Mother (Almost Never) Knows Best: Dark Times: Maternal Mental Health

Saturday, 3 March 2018

Dark Times: Maternal Mental Health

Now, I am not sure whether it was having recently read that whilst at the first Royal Foundation Forum, during a panel for the Mental Health charity Heads Together, Meghan Markle was quoted as saying that "we don't need help in finding our voices- we just need to feel strong enough to use them" or whether it has been the dark, looming clouds overhead, heavy with snow which have been weighing on my mind but I have been feeling just more than a little hopeless of late. As in, devoid of hope, not ditzy; I can always be considered hopeless in its latter context.


This is not the first time I have felt like this and I am well aware that is unlikely to be the last. Where Churchill had his black dog, I seem to have a black, heavy blanket loitering never too far away, desperate to cloak me in darkness whenever I show the slightest weakness in spirit. I, like many others, have learned to live with it, accepting that this is my burden to bear. It is like having arthritis of the brain. No matter how often you take your painkillers, how frequently you do your exercises and how mobile you keep your joints there will still be days when you ache. Days when the pain is almost too much to bear and you cannot see a way out. Days when you forget what it is like to be "normal".



When it comes to my mental health, I can be doing everything right; exercising, eating the right things, not drinking too much of the wrong things, socialising, being gainfully employed and yet still it finds me, still it darkens my door and seeps into my, otherwise beautiful, life.

This week, it has done just that. Having initially welcomed the unseasonal weather with child like excitement at the thought of snowmen construction, sledging and snowball fights, my enthusiasm soon waned as the hours spent indoors dragged on and the sunshine failed to penetrate the threatening skies. With childcare routines disrupted, it was left to me to pick up the slack as my husband's medical practice kept it doors open for anyone who might need their help in the harsh conditions. I am always happy to do this and to be honest normally I would be more than a little miffed if the primary carer role was taken away from me but this particular situation felt different. My children were well and more than a little frustrated at being held captive and therefore not being able to burn off their excess energy,  so I was left feeling guilty for abandoning my team at work and daunted by the sheer numbers of hours I was going to have to fill within the confines of my four walls with two children under five.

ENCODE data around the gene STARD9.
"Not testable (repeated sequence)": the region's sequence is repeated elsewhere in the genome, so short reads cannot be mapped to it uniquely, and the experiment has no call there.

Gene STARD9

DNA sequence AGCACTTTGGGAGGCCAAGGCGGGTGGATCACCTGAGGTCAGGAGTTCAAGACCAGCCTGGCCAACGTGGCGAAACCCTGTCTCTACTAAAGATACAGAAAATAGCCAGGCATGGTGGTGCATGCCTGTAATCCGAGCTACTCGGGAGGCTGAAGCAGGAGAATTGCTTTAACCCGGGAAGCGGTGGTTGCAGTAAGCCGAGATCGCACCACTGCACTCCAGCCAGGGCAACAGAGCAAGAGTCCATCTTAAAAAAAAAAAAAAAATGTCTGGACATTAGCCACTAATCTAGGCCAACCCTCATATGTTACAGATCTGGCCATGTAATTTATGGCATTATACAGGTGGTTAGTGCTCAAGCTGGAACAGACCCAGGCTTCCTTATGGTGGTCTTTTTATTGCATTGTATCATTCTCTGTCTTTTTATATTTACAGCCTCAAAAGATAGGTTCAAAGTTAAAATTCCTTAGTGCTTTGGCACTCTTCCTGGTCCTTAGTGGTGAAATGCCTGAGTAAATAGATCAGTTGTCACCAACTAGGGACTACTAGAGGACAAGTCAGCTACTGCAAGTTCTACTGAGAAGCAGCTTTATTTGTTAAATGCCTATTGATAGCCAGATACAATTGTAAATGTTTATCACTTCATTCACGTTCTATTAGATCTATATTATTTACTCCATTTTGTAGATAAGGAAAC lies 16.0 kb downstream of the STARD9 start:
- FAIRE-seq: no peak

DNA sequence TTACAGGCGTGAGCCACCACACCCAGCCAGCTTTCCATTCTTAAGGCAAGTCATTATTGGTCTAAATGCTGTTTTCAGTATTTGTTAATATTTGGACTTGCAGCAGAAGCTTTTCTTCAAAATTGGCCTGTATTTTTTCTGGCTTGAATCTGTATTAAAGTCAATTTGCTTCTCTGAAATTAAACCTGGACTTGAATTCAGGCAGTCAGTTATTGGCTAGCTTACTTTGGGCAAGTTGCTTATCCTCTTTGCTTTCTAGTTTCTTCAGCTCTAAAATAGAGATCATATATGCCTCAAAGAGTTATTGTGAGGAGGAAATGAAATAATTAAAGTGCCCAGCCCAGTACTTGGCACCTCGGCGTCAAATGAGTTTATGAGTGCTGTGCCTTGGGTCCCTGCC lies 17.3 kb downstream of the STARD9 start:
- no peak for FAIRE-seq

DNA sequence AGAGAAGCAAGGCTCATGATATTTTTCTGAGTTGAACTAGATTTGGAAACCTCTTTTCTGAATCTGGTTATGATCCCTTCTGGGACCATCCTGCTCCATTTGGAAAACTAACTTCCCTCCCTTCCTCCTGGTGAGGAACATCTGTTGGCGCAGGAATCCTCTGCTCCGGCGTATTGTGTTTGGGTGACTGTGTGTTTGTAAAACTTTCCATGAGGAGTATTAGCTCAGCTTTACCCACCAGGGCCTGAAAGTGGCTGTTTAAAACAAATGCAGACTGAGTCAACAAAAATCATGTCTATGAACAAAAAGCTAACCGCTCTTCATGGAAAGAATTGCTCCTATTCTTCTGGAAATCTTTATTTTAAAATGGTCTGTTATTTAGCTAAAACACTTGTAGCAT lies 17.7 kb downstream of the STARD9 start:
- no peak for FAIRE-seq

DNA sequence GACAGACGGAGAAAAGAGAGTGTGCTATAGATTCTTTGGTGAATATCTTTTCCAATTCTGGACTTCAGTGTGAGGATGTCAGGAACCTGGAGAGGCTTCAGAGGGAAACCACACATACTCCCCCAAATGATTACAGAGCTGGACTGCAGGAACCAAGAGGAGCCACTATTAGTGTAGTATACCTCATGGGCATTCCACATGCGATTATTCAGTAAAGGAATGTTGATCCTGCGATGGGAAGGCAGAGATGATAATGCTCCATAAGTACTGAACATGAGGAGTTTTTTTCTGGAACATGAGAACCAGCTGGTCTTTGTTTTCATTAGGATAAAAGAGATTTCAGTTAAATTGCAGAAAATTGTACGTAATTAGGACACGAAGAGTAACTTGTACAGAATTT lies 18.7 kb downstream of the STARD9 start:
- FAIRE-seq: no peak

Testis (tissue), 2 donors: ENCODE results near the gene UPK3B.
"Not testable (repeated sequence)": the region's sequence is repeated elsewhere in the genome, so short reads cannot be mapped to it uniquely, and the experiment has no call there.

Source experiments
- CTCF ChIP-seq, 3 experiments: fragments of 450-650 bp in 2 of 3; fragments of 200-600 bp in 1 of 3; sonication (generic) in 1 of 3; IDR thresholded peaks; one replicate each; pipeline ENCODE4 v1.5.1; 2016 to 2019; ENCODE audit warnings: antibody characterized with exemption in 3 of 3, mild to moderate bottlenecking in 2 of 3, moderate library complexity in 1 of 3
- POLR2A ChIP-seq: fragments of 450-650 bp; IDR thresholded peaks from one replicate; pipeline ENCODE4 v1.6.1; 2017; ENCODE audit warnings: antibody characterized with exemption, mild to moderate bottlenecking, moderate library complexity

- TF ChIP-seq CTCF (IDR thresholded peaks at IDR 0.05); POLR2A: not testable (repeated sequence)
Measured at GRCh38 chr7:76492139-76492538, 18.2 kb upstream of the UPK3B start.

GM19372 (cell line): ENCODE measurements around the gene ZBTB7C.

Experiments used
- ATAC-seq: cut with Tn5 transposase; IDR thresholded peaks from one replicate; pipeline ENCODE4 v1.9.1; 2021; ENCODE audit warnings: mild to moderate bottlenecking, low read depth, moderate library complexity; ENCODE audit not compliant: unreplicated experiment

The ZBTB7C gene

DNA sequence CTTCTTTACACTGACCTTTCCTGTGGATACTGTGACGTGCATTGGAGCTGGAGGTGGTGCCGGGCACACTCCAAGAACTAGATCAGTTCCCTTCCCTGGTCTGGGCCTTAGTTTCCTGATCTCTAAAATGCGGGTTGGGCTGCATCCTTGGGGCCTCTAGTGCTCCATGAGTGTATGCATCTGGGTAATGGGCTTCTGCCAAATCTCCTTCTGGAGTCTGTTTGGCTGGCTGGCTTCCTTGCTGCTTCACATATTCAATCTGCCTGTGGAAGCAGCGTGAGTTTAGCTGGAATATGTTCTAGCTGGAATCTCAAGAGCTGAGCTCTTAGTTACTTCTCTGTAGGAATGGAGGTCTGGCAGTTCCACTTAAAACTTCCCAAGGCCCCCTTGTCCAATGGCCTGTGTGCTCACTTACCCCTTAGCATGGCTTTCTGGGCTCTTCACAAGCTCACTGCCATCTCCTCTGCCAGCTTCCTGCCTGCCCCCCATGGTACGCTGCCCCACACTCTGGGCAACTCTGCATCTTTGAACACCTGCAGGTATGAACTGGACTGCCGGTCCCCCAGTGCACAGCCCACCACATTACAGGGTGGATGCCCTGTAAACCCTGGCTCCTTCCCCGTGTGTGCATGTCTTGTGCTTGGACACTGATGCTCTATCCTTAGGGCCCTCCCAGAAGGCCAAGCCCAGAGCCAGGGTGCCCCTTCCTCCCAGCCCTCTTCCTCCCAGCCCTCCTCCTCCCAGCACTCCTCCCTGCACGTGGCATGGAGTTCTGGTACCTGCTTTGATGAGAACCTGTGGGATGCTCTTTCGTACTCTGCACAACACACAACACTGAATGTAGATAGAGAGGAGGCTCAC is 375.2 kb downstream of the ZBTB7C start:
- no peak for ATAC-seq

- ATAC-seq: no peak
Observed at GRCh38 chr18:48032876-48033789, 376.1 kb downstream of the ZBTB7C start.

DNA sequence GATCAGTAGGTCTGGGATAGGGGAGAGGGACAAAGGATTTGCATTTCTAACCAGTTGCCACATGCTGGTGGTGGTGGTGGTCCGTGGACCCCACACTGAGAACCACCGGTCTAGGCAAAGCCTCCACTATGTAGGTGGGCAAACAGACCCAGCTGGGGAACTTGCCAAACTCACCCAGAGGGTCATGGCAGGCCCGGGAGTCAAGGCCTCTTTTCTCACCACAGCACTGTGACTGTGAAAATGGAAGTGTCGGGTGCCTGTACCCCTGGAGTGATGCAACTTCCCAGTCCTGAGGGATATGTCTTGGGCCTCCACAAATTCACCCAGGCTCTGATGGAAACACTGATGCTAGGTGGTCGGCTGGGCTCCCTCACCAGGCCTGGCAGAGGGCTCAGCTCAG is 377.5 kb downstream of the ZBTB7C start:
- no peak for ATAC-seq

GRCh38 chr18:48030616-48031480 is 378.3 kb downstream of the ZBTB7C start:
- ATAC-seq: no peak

I could feel the darkness creeping into my waking hours and wrapping itself around me until I was enveloped. Upon waking, and realising that I would have to care for my two children independently, I would sense the underlying terror crescendoing inside of me. Their happy voices serenading me from their bedrooms as they burst into the new day fuelled with relentless vigour and enthusiasm, would do little to relieve my desolation. I worried about failing them; about them noticing that I was utterly dispirited, leaving them scared and unsettled. I wanted to run away. I wanted to pause my life and everyone in it; take myself away and await the time when the darkness would lift.

What I actually did was employ the digital babysitter and hope against hope that it would distract them whilst I waited for the clouds to pass.



I won't say that I am quite back on form yet and the inclement weather seems to be lingering somewhat more than normal but today Husband is home; today I have bought a month's pass to the gym in the hope that I stumble upon some endorphins along the way and today I am beginning to see a glimmer at the end of the tunnel.


This too, shall pass.
Rhyming with Wine

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